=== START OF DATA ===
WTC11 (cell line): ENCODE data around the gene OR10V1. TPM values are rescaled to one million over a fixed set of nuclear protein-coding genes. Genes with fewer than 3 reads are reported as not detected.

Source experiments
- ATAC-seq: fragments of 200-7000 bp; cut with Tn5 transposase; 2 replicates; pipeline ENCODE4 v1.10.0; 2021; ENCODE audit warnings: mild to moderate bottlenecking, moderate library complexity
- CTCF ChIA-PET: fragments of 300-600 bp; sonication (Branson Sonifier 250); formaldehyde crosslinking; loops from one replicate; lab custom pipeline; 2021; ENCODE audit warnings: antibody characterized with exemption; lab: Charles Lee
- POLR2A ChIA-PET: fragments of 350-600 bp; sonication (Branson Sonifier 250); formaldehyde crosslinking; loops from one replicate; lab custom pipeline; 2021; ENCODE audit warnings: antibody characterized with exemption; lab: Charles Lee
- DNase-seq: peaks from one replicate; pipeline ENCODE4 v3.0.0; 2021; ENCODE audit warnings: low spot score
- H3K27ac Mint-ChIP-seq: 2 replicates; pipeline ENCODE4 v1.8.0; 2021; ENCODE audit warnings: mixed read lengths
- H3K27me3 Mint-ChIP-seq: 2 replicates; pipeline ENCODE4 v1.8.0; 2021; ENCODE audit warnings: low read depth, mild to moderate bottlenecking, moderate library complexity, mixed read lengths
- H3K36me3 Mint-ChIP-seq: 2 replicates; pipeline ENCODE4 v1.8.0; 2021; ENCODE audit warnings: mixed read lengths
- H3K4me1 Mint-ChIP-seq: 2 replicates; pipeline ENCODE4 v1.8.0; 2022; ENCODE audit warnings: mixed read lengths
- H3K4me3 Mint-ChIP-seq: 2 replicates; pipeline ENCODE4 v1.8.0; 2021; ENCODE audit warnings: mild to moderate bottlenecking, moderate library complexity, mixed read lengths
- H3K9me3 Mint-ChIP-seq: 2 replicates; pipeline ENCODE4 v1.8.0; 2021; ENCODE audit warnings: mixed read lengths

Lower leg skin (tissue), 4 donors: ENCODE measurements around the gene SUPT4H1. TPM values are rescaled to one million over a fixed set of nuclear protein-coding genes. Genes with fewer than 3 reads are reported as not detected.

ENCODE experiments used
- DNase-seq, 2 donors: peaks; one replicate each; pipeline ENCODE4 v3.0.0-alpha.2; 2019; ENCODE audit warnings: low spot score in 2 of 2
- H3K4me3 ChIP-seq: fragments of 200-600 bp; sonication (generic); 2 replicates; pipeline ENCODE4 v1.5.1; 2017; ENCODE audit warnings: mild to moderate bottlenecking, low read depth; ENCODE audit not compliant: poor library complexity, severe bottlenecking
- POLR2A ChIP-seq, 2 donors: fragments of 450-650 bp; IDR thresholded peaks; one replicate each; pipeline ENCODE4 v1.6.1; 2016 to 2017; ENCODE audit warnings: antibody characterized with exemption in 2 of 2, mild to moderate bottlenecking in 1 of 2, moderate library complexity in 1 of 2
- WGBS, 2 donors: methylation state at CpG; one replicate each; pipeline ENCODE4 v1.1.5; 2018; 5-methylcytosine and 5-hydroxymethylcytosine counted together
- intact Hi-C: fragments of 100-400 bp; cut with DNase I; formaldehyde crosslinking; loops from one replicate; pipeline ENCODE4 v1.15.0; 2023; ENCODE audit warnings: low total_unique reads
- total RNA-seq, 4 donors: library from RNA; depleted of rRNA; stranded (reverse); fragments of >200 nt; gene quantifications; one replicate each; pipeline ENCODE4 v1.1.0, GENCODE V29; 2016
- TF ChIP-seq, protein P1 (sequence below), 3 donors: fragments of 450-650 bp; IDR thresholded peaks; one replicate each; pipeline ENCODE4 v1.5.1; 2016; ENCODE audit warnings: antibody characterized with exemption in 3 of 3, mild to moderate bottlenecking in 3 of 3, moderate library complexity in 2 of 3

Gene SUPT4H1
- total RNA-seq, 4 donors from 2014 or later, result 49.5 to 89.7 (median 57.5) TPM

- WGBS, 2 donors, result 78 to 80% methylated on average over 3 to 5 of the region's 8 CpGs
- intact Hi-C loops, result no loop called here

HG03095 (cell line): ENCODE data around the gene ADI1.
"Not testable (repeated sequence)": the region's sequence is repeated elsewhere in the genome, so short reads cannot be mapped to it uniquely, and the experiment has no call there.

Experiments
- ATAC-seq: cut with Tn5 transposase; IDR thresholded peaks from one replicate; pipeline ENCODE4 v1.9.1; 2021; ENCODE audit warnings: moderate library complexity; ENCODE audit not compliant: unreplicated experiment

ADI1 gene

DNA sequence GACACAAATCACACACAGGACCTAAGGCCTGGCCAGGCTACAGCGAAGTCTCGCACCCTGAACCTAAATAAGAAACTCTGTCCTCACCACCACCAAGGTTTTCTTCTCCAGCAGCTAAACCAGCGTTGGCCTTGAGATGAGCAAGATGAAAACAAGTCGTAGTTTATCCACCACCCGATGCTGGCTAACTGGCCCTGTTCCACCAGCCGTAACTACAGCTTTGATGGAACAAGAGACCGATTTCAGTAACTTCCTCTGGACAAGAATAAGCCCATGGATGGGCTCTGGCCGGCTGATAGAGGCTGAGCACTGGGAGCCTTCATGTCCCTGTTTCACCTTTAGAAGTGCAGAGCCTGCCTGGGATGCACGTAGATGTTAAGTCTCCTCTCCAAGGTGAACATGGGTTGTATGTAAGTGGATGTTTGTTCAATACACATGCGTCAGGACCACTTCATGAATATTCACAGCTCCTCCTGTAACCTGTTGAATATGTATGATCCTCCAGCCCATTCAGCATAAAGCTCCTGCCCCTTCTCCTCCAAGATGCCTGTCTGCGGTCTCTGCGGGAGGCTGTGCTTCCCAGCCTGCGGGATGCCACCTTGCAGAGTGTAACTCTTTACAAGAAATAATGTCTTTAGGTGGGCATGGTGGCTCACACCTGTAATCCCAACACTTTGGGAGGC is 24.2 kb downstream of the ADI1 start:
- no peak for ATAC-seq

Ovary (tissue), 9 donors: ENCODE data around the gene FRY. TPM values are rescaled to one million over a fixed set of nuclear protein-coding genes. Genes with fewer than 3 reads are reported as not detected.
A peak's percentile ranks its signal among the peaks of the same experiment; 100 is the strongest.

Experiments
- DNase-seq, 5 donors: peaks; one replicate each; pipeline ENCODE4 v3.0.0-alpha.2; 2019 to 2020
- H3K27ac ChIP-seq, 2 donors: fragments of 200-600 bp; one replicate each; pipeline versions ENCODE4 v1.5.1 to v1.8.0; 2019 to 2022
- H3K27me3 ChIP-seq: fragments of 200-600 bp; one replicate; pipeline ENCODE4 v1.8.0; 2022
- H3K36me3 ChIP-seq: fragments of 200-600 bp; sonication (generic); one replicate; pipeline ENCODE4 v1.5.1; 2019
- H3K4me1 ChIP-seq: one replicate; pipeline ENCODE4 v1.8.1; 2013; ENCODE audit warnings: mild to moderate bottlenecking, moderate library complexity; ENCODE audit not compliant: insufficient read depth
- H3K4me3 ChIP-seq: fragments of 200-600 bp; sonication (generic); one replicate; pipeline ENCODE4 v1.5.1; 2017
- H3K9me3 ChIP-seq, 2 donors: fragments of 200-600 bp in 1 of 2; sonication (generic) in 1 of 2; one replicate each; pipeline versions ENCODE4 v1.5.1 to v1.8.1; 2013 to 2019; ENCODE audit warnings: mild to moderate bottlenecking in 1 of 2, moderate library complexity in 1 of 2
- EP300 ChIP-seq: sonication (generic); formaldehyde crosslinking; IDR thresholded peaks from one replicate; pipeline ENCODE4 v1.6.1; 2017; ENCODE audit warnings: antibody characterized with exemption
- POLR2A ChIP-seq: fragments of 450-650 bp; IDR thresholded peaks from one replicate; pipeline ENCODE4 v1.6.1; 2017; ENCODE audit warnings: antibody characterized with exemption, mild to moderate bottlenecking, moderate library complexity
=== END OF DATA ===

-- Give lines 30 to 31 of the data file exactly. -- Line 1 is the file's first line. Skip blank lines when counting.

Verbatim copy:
ADI1 gene

DNA sequence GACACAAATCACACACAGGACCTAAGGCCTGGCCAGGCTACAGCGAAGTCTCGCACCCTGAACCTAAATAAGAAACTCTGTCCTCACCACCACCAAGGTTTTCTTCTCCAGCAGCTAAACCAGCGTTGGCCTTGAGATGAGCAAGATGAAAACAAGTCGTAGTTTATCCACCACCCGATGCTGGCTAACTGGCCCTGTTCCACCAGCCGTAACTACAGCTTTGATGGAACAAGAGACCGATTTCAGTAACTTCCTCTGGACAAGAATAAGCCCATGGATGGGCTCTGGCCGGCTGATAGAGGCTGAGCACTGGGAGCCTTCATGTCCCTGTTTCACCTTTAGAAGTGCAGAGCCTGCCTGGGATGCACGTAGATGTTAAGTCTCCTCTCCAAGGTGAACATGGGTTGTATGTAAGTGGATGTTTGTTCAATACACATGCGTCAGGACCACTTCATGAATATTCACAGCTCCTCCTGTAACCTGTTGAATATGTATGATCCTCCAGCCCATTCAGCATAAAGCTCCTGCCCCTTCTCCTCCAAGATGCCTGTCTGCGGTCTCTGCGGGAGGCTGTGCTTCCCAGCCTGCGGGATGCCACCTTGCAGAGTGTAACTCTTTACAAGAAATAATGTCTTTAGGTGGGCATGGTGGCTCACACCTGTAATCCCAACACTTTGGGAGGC is 24.2 kb downstream of the ADI1 start: